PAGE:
I, The Runaway Mama, hereby commit to spending the entirety of Mother’s Day with my family (gulp) instead of leaving them high and dry for a jaunt of shopaholic bliss.
At least that’s the plan. It’s possible that, in the end, I’m going to hightail it to Bloomingdale’s despite my lofty promise here, but I assure you I’m going to make an effort. That, and I plan to do some pre-Mother’s Day shopping tomorrow because my clever husband recently traded in some credit card reward points for some mouth-watering Bloomingdale’s gift cards. For me!
The way I see it, this is a win for Shopaholic Mamas everywhere. As it turns out, if you spend gobs of money, you’ll be rewarded with gift cards so you can do more shopping! The cycle will never be broken! [Insert evil laugh.]
Speaking of Bloomie’s, they recently mailed out a (very thick and juicy) “Mom Knows Best” catalog.
Inside are oodles of gorgeous and summery clothing, jewelry, makeup, and fragrance suggestions alongside some priceless nuggets of “good advice” for moms.
Please don’t hate me for making fun of you.
I’m just having some Runaway
Stay-at-Home Shopaholic Mama fun.
See you soon.
The Runaway Mama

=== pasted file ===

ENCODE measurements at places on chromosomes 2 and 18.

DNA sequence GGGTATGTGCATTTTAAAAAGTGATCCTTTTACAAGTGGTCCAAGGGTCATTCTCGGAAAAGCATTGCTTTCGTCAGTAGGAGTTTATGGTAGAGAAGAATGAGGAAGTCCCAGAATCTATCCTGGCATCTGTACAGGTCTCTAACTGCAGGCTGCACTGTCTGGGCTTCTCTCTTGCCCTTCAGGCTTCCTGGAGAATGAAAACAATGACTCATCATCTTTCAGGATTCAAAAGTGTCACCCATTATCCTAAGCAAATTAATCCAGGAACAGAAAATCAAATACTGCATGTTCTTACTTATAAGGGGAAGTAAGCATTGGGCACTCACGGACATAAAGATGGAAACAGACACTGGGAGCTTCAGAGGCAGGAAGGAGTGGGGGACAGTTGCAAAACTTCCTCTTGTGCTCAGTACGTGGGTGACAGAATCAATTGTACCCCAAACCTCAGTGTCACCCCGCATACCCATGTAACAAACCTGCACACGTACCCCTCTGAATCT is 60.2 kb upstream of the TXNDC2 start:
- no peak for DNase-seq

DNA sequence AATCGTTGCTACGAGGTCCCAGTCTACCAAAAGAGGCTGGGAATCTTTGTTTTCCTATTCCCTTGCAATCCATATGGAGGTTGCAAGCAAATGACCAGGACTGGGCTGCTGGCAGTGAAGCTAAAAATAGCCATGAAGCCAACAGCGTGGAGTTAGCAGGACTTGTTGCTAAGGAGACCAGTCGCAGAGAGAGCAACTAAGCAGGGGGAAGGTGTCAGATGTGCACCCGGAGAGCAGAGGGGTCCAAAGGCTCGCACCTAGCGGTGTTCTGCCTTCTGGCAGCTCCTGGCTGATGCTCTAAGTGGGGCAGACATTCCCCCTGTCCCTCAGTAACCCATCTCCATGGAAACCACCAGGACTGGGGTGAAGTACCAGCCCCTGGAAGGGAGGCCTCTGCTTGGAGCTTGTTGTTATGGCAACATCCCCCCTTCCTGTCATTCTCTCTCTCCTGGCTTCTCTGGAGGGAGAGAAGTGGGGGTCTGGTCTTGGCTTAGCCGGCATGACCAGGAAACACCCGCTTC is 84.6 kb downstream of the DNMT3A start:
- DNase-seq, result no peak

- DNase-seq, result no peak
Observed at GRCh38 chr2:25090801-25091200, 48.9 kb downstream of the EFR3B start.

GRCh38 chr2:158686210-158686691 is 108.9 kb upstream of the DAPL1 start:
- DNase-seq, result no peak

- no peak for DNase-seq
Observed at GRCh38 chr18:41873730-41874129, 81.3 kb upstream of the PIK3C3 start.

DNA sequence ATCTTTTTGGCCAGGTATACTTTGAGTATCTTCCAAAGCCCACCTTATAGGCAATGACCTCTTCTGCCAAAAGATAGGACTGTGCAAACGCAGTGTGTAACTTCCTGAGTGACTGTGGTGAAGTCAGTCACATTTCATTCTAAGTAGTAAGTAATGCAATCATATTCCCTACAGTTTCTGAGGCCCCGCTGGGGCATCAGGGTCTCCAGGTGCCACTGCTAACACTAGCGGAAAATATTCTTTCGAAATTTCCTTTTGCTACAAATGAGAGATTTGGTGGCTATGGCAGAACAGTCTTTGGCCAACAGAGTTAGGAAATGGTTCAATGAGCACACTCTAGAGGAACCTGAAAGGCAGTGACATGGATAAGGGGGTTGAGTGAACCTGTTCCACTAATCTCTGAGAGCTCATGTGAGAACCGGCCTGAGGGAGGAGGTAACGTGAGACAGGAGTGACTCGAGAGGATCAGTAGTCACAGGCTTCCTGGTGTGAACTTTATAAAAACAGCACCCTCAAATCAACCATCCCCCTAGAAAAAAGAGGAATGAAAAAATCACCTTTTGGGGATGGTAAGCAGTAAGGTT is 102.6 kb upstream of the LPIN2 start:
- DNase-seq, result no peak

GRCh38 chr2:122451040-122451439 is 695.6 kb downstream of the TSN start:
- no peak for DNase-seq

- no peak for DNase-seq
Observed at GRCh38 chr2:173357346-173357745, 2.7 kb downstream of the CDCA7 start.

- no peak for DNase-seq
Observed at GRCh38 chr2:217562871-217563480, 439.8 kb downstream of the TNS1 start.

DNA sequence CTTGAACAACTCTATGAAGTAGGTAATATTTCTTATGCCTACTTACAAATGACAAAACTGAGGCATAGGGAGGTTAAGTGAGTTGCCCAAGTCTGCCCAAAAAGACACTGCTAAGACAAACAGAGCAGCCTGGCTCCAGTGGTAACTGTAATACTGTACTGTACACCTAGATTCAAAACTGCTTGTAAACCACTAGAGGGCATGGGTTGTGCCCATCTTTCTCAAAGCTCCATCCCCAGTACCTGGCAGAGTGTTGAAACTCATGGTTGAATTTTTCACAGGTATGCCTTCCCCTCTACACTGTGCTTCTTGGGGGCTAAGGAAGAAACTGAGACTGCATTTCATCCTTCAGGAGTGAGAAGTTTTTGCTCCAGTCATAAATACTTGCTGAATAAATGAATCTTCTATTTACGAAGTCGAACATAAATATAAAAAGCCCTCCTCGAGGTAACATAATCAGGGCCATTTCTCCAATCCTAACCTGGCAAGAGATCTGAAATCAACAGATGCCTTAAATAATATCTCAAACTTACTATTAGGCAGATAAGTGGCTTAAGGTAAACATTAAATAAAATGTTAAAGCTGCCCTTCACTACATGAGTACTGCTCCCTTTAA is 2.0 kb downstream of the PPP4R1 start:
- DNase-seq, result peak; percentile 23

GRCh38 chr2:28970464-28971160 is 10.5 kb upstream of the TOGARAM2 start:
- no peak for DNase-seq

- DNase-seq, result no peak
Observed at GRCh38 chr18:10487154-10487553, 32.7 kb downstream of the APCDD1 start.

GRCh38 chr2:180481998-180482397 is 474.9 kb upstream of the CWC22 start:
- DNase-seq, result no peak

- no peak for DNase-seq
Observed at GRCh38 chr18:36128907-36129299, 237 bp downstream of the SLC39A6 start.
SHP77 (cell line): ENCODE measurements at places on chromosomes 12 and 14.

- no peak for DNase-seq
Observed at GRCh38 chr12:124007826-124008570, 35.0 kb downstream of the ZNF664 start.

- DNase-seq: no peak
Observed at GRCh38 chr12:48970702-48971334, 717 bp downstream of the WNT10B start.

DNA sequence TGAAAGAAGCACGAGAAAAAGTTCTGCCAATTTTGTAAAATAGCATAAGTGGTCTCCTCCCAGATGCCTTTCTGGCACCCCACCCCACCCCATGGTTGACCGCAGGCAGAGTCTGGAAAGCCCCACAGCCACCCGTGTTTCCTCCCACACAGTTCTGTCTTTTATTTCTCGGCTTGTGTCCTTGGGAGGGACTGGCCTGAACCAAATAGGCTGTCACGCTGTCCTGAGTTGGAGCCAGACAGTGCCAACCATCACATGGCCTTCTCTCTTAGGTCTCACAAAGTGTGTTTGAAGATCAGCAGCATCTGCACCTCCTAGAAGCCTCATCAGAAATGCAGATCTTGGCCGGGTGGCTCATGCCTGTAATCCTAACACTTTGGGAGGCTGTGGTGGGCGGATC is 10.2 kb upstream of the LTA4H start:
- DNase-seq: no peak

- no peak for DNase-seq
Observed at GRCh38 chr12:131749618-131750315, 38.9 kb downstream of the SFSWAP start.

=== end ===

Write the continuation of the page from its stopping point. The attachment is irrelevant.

Here are a few of my favorites:
“Jewelry speaks louder than words.” – Bloomingdale’s
In my house, the Xbox speaks way louder than (my) words.
“Good things come in pairs.”
Indeed. Pinkeye comes to mind.
“Invest in gold.”
My money’s in Lifeway Kefir.
“Things always look better in color.”
Except for crayon on the wall.
“When in doubt shine!”
My skin does have a bit of a sheen. Did I shower today? Yesterday? The day before? I can’t remember.
“You can’t go wrong with black and white.”
I wouldn’t know. I haven’t worn anything white since 2006.
“Better to be an hour earlier than a minute late.”
I’m sorry, but once you become a mother, “an hour earlier” ceases to exist unless you’re referring to the ungodly time your children wake up in the morning.
“Time waits for no one.”
Especially in a public bathroom.
“A great scent is the best accessory.”
All I ever smell is pee. (#boys)
“A woman’s work is never done.”
I know this to be true if nothing else because of laundry.
“Elegance is a way of life.”
Whoever wrote this is not a parent.
“Seal everything with a kiss and a bow.”
This is excellent advice if you want to embarrass your six-year-old son at school.
“Dress up, even when you’re not expecting anyone.”
“Be bold, brilliant, and beautiful.”
Especially at the pediatrician’s office, PTO meetings, and teacher conferences.
“Look chic in your sleep.”
For whom? The four-year-old who insists on sleeping in my bed? I’ll pass.
“Learn to multi-task.”
“Put your initials on everything.”
Especially if you ever want to see your preschooler’s backpack, lunch box, Sippy cup, jacket, and/or spare clothes again.
“Make all important decisions in the bath.”
Whose bath? The last time I took a bath was when I had postpartum hemorrhoids.
“Never leave the house without lipstick.”
This might be true, but I’d be in deep shit if I didn’t also leave the house with enough food and water to survive at least 36 hours with my kids.
“Use the good crystal every day.”
Can “good crystal” go in the dishwasher?
“You’re an angel and a devil.”
After coffee/before coffee.
What are your plans for Mother’s Day?